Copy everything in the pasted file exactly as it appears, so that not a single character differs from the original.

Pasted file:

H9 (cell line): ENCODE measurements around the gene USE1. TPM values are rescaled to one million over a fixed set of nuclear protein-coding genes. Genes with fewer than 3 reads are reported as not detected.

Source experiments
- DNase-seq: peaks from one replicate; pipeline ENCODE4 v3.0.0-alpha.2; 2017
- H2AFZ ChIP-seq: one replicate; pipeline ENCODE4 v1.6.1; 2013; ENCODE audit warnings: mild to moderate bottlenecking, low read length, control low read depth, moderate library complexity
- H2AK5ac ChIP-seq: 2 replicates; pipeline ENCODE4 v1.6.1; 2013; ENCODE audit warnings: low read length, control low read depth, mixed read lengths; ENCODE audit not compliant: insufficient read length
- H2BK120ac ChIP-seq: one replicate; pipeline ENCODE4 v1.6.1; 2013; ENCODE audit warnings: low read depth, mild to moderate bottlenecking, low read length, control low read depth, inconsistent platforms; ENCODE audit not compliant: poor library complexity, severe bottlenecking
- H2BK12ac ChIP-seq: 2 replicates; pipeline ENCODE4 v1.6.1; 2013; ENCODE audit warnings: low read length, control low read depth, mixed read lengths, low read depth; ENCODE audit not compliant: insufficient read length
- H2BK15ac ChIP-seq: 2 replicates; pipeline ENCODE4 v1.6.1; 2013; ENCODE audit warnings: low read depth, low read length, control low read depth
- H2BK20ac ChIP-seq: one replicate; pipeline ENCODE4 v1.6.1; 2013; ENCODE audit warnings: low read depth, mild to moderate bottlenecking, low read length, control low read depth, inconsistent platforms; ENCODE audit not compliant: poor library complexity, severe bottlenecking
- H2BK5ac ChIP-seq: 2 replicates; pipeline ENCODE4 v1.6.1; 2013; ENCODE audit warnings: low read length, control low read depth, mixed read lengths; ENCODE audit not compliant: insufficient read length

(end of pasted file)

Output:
H9 (cell line): ENCODE measurements around the gene USE1. TPM values are rescaled to one million over a fixed set of nuclear protein-coding genes. Genes with fewer than 3 reads are reported as not detected.

Source experiments
- DNase-seq: peaks from one replicate; pipeline ENCODE4 v3.0.0-alpha.2; 2017
- H2AFZ ChIP-seq: one replicate; pipeline ENCODE4 v1.6.1; 2013; ENCODE audit warnings: mild to moderate bottlenecking, low read length, control low read depth, moderate library complexity
- H2AK5ac ChIP-seq: 2 replicates; pipeline ENCODE4 v1.6.1; 2013; ENCODE audit warnings: low read length, control low read depth, mixed read lengths; ENCODE audit not compliant: insufficient read length
- H2BK120ac ChIP-seq: one replicate; pipeline ENCODE4 v1.6.1; 2013; ENCODE audit warnings: low read depth, mild to moderate bottlenecking, low read length, control low read depth, inconsistent platforms; ENCODE audit not compliant: poor library complexity, severe bottlenecking
- H2BK12ac ChIP-seq: 2 replicates; pipeline ENCODE4 v1.6.1; 2013; ENCODE audit warnings: low read length, control low read depth, mixed read lengths, low read depth; ENCODE audit not compliant: insufficient read length
- H2BK15ac ChIP-seq: 2 replicates; pipeline ENCODE4 v1.6.1; 2013; ENCODE audit warnings: low read depth, low read length, control low read depth
- H2BK20ac ChIP-seq: one replicate; pipeline ENCODE4 v1.6.1; 2013; ENCODE audit warnings: low read depth, mild to moderate bottlenecking, low read length, control low read depth, inconsistent platforms; ENCODE audit not compliant: poor library complexity, severe bottlenecking
- H2BK5ac ChIP-seq: 2 replicates; pipeline ENCODE4 v1.6.1; 2013; ENCODE audit warnings: low read length, control low read depth, mixed read lengths; ENCODE audit not compliant: insufficient read length